As a partisan, I want President Obama to govern as a full-throated Democrat, just as every Republican President in the modern era has done as a Republican. George W. Bush gained the presidency by – well, you know how GWB gained the presidency – and he governed as if he had won a landslide. Barry wins a clear mandate and sings the praises of BP (nobipartisanship; get your acronyms straight). Then he invents a new form of negotiation in which you make the concession (single-payer health care, tax cuts for poor, hurting derivatives traders) before you formulate the deal. Hell, the Pubs win the just House and they act like they won the presidency.

Senate Republicans threatened Wednesday to block virtually all legislation until expiring tax cuts are extended and a bill is passed to fund the federal government, vastly complicating Democratic attempts to leave their own stamp on the final days of the post-election Congress.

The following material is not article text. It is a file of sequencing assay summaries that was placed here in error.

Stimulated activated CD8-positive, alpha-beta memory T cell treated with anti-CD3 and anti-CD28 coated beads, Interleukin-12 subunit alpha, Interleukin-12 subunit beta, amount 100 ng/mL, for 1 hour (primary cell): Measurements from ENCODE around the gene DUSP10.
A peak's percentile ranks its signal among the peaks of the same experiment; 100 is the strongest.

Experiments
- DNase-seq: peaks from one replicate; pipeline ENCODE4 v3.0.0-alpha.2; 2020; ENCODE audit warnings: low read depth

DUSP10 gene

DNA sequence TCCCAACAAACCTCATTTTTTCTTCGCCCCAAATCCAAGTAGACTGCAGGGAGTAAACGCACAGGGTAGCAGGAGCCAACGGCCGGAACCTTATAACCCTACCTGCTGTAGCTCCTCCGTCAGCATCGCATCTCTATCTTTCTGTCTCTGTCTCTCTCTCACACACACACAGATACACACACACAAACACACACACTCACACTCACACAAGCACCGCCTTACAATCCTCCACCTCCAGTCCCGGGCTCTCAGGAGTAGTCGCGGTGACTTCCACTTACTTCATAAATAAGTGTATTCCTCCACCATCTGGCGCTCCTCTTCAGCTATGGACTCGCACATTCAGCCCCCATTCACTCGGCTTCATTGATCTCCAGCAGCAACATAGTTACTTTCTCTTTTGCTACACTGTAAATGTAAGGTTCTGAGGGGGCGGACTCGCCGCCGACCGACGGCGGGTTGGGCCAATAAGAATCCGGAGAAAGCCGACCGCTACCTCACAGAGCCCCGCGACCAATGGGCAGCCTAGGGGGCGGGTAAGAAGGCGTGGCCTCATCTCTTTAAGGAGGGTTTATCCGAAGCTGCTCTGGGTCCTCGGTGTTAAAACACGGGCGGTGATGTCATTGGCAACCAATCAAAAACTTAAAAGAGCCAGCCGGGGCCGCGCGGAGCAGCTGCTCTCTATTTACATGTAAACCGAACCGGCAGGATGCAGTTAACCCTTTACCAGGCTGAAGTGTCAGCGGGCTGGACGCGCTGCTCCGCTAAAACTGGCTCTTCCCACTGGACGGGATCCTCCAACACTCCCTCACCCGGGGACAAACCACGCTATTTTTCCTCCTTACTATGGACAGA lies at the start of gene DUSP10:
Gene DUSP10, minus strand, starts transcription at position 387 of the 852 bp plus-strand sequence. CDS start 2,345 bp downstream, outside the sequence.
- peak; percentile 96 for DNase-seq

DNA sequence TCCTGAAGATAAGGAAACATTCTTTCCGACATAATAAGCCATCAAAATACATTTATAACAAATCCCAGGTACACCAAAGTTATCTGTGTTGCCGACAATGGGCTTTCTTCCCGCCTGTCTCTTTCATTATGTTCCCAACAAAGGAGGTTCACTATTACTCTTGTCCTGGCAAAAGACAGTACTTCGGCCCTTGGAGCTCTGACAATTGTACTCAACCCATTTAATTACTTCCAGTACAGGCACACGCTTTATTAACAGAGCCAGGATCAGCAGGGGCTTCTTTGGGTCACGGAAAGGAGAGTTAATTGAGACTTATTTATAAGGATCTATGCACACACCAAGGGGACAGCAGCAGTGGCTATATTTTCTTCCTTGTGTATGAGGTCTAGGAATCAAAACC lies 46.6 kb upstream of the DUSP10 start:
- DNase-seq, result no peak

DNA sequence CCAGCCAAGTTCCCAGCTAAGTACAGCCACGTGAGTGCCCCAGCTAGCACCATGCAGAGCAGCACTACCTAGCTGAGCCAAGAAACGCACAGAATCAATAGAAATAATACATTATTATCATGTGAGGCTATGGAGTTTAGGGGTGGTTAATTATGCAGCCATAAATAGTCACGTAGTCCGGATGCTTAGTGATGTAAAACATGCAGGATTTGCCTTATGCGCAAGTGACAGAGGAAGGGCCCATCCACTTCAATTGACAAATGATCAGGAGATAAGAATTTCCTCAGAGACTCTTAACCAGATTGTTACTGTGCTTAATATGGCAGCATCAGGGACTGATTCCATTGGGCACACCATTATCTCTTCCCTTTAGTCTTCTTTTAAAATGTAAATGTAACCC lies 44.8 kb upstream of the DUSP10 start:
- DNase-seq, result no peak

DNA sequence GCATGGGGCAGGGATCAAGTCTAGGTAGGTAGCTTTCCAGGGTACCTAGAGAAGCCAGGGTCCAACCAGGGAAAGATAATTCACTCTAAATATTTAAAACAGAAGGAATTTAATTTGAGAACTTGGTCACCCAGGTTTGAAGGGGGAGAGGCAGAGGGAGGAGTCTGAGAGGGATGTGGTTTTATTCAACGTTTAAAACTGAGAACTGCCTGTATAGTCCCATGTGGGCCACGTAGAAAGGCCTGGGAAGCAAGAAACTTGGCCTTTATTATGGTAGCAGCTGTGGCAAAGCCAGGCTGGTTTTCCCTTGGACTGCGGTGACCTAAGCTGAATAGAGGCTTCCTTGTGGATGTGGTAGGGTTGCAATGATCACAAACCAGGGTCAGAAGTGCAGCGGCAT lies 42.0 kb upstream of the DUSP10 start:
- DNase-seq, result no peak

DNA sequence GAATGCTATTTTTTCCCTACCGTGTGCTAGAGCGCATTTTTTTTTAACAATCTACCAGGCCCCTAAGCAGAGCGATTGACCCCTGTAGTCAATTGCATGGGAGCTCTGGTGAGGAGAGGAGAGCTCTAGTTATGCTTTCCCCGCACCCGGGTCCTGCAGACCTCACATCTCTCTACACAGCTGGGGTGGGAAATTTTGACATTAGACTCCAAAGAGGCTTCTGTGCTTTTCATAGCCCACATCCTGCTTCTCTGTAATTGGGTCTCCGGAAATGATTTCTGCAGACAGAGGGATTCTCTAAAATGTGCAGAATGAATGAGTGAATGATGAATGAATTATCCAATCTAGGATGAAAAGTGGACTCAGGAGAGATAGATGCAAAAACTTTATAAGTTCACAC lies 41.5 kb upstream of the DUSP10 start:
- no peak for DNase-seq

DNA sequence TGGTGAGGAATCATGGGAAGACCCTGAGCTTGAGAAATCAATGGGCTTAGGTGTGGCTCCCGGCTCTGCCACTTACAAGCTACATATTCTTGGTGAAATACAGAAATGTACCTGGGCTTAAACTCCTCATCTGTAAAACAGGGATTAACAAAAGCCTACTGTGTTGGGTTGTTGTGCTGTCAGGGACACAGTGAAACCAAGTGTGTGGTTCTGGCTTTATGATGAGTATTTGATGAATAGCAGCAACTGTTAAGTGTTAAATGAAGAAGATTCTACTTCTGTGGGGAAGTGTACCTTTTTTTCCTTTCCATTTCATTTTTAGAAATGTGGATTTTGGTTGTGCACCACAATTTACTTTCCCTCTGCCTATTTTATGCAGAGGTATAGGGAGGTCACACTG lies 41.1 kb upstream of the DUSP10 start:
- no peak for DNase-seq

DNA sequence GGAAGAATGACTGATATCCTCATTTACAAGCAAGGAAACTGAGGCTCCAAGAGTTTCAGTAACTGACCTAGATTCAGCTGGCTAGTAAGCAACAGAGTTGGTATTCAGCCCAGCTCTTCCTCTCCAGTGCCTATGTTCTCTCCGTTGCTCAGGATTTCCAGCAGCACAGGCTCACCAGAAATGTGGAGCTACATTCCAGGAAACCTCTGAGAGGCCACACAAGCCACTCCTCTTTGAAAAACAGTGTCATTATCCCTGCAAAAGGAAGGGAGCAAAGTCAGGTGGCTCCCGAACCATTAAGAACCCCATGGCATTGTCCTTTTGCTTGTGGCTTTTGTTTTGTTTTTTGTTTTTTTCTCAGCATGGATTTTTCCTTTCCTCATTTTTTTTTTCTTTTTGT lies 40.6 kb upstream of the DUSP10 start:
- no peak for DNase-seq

“While there are other items that might ultimately be worthy of the Senate’s attention, we cannot agree to prioritize any matters above the critical issues of funding the government and preventing a job-killing tax hike,” all 42 GOP senators wrote in a letter to Majority Leader Harry Reid, D-Nev. The 42 signatures are more than enough to block action on almost any item he wishes to advance.

Senator Harry Reid, Senate Majority Leader
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But, then, Democrats are punks. We know that. Nancy Pelosi as majority leader? I say make her PM (prime minister, for god’s sake), Obama Queen (speech making, inspiring the people, that sort of thing), and keep Harry Reid (you got to hand it to that little engine that could) out of sight in the cloak room cobbling together the votes. Then hand the Pubs their BP. (Sorry, no. I’m whimsical – bicarbonate of puke.)

I wish Obama had meant it when he told Diane Sawyer, “I’d rather be a really good one-term president than a mediocre two-term president,”

So, yes – is it clear enough? – I am a partisan.

However, I am not a fixated partisan.